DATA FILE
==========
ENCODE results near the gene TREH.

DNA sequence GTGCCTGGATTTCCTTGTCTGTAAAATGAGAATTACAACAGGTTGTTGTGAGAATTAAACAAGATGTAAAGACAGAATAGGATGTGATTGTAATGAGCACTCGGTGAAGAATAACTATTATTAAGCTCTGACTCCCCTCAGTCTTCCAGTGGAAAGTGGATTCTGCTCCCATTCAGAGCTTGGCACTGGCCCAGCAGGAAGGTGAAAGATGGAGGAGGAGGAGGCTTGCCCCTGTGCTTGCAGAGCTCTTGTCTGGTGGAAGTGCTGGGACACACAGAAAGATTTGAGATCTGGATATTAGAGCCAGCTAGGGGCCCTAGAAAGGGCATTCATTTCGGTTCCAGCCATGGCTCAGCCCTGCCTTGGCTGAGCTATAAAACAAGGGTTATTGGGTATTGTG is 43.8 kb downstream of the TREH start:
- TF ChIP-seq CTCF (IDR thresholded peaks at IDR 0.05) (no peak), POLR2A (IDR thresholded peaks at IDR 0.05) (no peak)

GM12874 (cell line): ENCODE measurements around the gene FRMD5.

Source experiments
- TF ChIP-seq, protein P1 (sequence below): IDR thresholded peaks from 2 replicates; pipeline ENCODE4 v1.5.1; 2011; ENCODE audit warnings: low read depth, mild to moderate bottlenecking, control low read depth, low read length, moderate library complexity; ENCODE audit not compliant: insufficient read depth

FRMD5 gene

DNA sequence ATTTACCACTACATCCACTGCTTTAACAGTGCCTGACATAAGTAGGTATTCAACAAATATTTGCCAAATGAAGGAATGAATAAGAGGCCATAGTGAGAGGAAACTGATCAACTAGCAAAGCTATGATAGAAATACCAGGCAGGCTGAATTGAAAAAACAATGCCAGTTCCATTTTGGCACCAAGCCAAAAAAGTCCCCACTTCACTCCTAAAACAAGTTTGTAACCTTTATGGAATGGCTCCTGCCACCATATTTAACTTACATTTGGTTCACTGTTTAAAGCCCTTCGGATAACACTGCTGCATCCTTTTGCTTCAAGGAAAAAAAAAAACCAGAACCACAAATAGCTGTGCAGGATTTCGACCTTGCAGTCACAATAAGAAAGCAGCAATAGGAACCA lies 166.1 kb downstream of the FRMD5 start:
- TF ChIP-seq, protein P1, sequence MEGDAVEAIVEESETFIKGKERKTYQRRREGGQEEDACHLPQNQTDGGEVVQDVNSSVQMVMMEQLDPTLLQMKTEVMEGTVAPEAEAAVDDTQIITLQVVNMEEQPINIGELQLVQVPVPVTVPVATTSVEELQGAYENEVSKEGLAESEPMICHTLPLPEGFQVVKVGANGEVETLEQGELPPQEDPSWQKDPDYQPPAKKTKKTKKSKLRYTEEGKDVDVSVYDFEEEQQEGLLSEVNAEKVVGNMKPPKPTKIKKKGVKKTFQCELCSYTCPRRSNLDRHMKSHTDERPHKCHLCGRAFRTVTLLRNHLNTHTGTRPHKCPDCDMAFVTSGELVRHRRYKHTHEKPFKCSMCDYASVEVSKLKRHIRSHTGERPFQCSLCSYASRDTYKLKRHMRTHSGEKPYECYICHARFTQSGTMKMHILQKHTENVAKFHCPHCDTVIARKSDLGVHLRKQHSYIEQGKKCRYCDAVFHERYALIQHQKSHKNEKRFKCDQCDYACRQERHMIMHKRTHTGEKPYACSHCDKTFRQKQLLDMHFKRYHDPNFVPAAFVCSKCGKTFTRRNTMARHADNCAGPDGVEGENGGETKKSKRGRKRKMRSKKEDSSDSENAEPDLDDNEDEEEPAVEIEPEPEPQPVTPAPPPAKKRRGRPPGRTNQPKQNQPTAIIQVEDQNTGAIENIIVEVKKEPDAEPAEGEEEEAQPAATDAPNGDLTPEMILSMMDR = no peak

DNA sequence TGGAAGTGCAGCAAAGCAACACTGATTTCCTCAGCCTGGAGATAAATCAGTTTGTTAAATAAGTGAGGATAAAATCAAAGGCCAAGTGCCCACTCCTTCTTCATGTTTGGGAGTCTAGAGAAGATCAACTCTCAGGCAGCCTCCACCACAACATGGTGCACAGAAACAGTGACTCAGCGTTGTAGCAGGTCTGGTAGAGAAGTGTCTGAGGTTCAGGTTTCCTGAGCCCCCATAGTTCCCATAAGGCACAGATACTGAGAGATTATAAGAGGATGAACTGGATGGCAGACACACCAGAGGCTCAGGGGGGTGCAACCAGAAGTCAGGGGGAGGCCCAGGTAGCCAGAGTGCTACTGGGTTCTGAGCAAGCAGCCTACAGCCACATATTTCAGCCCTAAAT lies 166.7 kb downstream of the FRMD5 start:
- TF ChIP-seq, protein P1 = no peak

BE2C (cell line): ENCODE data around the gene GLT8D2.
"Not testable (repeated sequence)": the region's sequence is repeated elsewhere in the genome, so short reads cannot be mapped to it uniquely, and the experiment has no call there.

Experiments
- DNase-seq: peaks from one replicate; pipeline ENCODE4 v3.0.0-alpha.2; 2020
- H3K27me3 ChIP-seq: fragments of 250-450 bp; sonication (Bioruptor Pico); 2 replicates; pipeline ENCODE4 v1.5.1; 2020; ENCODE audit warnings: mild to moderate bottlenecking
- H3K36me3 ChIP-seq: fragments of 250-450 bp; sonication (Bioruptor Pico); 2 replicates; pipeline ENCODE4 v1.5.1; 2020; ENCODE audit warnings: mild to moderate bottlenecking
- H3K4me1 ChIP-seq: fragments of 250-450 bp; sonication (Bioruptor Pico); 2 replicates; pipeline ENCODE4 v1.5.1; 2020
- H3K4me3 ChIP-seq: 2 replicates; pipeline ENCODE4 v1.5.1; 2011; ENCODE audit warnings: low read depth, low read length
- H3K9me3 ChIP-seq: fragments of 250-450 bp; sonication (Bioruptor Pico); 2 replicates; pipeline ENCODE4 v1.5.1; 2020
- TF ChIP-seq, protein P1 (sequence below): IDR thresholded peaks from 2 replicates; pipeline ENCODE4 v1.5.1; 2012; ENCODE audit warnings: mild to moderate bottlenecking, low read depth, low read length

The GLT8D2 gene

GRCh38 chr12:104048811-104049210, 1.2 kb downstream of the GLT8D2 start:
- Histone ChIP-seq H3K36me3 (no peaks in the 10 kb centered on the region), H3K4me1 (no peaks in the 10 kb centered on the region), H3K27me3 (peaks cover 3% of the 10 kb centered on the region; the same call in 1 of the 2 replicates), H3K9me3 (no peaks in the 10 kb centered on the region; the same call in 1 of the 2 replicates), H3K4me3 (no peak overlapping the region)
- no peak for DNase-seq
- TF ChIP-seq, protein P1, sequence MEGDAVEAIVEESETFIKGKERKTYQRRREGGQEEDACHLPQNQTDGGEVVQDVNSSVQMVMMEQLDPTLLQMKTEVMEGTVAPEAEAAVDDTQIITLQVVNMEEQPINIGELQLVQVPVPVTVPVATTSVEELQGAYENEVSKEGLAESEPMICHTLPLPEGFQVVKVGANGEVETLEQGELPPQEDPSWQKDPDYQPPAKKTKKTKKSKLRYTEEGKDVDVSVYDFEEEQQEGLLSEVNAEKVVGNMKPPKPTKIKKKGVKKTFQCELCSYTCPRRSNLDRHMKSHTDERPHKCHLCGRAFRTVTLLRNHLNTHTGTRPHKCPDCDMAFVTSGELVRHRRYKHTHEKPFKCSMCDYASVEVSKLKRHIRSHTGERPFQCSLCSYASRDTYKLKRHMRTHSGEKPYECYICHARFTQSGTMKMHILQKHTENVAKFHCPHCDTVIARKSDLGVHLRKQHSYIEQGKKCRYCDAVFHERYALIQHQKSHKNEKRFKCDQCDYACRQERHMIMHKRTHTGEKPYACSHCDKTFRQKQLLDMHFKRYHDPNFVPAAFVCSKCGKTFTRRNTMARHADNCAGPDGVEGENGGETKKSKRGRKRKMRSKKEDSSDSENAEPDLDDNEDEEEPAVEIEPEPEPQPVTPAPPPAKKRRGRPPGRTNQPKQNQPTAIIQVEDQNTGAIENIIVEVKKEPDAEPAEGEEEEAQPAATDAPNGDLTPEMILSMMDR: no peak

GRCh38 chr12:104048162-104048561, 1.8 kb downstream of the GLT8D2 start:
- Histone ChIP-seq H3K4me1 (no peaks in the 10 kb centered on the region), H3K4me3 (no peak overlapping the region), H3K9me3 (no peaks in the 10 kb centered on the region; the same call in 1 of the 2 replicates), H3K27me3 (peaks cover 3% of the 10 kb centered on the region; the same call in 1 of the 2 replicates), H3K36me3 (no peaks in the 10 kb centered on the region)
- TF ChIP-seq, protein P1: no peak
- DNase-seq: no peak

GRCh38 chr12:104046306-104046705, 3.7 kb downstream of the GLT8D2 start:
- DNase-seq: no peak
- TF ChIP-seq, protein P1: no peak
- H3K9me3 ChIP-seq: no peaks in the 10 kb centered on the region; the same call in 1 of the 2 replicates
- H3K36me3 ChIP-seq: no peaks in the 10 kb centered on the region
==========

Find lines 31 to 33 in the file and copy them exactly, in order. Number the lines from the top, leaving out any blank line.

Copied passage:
GRCh38 chr12:104046306-104046705, 3.7 kb downstream of the GLT8D2 start:
- DNase-seq: no peak
- TF ChIP-seq, protein P1: no peak